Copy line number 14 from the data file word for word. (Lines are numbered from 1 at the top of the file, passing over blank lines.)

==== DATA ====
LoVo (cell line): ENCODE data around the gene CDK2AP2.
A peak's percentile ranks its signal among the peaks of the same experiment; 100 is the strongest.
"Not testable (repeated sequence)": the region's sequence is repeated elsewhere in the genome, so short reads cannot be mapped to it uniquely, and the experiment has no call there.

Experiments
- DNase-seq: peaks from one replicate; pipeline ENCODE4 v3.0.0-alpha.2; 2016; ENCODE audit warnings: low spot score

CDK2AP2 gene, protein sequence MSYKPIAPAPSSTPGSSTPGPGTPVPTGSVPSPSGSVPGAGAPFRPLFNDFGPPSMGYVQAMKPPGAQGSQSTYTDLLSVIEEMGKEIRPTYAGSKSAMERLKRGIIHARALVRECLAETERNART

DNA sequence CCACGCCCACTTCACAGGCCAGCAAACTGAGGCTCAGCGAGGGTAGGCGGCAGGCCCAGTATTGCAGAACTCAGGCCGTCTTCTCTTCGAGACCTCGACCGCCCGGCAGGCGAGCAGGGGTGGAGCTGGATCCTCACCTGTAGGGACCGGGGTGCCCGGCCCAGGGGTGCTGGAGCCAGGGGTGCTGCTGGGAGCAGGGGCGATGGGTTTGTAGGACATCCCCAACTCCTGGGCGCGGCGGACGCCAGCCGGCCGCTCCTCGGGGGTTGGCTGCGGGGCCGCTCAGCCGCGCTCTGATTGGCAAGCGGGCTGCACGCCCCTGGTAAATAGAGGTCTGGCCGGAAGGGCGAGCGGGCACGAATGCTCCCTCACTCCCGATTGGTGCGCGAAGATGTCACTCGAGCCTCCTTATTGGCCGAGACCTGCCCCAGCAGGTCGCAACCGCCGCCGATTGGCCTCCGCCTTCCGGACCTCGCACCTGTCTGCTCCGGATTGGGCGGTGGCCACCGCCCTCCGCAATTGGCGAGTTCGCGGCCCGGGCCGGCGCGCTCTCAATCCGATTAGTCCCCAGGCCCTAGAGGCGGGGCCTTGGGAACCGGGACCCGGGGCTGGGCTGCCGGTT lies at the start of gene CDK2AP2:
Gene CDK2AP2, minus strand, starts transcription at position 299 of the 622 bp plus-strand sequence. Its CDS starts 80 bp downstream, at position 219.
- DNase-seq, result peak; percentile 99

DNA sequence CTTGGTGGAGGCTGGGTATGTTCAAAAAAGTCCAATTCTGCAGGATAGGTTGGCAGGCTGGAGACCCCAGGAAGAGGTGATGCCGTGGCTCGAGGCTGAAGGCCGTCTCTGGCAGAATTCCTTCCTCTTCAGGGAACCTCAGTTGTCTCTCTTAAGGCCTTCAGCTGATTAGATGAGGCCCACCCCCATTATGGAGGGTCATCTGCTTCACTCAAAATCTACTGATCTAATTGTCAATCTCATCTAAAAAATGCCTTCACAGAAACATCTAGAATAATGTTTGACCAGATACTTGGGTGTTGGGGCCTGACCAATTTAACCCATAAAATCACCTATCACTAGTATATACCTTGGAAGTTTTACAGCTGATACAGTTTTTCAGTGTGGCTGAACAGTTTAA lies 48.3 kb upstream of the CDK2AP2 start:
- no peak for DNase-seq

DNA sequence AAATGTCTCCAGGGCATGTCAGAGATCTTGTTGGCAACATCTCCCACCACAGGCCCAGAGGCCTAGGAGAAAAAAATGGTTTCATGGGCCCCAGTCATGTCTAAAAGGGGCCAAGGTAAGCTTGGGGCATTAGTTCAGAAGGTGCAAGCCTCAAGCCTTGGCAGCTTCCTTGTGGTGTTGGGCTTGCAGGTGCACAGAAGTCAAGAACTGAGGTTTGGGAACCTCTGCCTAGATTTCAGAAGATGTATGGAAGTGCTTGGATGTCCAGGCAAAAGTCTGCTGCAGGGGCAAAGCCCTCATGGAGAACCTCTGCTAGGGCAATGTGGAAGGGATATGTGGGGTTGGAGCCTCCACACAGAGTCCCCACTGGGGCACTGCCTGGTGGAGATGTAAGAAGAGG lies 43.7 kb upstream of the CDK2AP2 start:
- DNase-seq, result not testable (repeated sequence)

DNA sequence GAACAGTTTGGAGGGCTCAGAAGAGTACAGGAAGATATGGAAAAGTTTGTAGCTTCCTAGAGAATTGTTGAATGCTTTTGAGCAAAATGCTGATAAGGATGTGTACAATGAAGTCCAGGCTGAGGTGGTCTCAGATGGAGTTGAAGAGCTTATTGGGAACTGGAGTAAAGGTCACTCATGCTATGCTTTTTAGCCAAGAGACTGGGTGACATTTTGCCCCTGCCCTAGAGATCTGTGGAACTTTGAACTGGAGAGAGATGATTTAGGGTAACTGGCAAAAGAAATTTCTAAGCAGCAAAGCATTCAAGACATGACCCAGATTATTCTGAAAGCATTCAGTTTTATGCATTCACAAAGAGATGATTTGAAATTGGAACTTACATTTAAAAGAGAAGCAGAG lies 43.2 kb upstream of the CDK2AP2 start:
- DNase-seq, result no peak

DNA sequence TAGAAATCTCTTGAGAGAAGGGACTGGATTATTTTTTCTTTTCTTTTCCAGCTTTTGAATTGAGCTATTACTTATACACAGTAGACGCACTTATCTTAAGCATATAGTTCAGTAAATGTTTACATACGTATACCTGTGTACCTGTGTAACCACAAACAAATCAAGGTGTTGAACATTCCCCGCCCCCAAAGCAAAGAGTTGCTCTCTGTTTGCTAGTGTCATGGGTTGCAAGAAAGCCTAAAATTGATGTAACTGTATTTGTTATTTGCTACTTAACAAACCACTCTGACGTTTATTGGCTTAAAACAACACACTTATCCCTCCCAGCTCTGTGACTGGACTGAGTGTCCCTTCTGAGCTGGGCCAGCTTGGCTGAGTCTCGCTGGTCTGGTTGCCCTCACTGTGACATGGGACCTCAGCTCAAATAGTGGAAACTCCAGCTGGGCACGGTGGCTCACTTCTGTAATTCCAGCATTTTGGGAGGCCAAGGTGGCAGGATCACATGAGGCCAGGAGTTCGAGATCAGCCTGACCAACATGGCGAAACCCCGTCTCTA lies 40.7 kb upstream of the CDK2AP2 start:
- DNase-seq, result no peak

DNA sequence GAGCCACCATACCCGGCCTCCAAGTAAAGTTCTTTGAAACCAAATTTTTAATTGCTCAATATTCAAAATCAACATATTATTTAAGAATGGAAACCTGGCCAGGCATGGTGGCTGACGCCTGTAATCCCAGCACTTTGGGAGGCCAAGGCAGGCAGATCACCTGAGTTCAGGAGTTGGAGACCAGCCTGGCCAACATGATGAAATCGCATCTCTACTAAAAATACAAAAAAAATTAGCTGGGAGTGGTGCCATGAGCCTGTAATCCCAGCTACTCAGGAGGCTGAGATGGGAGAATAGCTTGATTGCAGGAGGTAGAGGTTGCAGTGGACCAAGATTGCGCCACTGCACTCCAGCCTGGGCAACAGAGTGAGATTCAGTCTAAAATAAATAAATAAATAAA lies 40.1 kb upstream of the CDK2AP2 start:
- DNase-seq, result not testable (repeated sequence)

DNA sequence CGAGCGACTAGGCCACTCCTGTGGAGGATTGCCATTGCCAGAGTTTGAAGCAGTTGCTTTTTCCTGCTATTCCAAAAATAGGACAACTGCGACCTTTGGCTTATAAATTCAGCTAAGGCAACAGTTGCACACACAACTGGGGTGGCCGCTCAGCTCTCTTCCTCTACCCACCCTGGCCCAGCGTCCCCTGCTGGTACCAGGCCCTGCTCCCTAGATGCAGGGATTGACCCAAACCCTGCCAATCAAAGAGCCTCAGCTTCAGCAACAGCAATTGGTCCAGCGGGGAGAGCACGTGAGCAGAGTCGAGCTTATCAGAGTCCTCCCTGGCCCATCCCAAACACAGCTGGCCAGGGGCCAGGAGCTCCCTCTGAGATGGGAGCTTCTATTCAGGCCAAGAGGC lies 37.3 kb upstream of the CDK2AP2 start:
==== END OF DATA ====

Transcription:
DNA sequence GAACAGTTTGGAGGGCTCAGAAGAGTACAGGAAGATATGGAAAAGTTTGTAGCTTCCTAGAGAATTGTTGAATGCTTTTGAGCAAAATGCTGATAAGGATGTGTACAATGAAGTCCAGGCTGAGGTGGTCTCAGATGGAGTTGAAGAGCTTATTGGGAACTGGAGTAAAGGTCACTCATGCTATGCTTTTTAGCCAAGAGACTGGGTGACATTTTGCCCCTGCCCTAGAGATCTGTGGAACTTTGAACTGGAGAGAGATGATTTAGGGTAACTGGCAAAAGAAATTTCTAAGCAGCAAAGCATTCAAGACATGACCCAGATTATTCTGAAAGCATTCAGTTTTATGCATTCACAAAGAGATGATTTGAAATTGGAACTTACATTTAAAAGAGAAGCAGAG lies 43.2 kb upstream of the CDK2AP2 start: